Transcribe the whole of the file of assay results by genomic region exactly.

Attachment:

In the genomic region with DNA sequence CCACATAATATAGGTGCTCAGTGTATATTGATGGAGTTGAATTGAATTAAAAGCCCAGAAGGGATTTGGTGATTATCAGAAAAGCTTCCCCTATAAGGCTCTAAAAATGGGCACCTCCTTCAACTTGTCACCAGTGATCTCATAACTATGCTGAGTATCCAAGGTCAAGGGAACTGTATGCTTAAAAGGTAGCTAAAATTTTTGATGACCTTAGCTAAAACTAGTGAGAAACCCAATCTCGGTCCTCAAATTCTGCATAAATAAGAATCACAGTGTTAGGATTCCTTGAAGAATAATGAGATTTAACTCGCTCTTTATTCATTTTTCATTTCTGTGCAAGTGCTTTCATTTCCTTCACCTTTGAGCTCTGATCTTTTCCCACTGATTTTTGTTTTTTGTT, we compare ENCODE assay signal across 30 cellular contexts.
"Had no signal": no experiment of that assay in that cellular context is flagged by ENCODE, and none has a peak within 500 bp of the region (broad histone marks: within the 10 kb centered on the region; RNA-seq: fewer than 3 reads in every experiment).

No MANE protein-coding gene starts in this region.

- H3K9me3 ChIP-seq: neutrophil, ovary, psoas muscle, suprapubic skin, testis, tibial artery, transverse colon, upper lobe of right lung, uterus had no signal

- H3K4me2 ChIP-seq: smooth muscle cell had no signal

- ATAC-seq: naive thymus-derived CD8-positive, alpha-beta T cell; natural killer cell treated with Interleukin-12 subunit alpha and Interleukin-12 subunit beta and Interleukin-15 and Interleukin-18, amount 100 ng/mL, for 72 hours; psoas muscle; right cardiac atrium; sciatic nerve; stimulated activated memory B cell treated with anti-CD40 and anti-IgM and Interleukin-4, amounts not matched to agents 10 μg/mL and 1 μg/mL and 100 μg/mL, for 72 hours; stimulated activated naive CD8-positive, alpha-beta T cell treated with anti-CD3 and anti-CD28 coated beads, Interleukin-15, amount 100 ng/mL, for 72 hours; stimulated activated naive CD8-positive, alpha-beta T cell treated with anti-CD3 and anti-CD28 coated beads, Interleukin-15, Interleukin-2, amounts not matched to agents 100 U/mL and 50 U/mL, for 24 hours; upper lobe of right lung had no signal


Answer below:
In the genomic region with DNA sequence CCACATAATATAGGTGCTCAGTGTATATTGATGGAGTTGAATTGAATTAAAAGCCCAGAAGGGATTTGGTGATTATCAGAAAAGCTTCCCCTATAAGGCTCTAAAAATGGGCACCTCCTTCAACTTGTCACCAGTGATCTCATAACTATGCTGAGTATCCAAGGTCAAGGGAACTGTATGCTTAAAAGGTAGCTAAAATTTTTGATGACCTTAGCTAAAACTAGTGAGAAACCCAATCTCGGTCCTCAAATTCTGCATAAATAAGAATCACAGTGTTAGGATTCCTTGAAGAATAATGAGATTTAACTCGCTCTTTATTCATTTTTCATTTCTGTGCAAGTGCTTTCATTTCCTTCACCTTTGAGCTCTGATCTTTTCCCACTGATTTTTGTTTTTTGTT, we compare ENCODE assay signal across 30 cellular contexts.
"Had no signal": no experiment of that assay in that cellular context is flagged by ENCODE, and none has a peak within 500 bp of the region (broad histone marks: within the 10 kb centered on the region; RNA-seq: fewer than 3 reads in every experiment).

No MANE protein-coding gene starts in this region.

- H3K9me3 ChIP-seq: neutrophil, ovary, psoas muscle, suprapubic skin, testis, tibial artery, transverse colon, upper lobe of right lung, uterus had no signal

- H3K4me2 ChIP-seq: smooth muscle cell had no signal

- ATAC-seq: naive thymus-derived CD8-positive, alpha-beta T cell; natural killer cell treated with Interleukin-12 subunit alpha and Interleukin-12 subunit beta and Interleukin-15 and Interleukin-18, amount 100 ng/mL, for 72 hours; psoas muscle; right cardiac atrium; sciatic nerve; stimulated activated memory B cell treated with anti-CD40 and anti-IgM and Interleukin-4, amounts not matched to agents 10 μg/mL and 1 μg/mL and 100 μg/mL, for 72 hours; stimulated activated naive CD8-positive, alpha-beta T cell treated with anti-CD3 and anti-CD28 coated beads, Interleukin-15, amount 100 ng/mL, for 72 hours; stimulated activated naive CD8-positive, alpha-beta T cell treated with anti-CD3 and anti-CD28 coated beads, Interleukin-15, Interleukin-2, amounts not matched to agents 100 U/mL and 50 U/mL, for 24 hours; upper lobe of right lung had no signal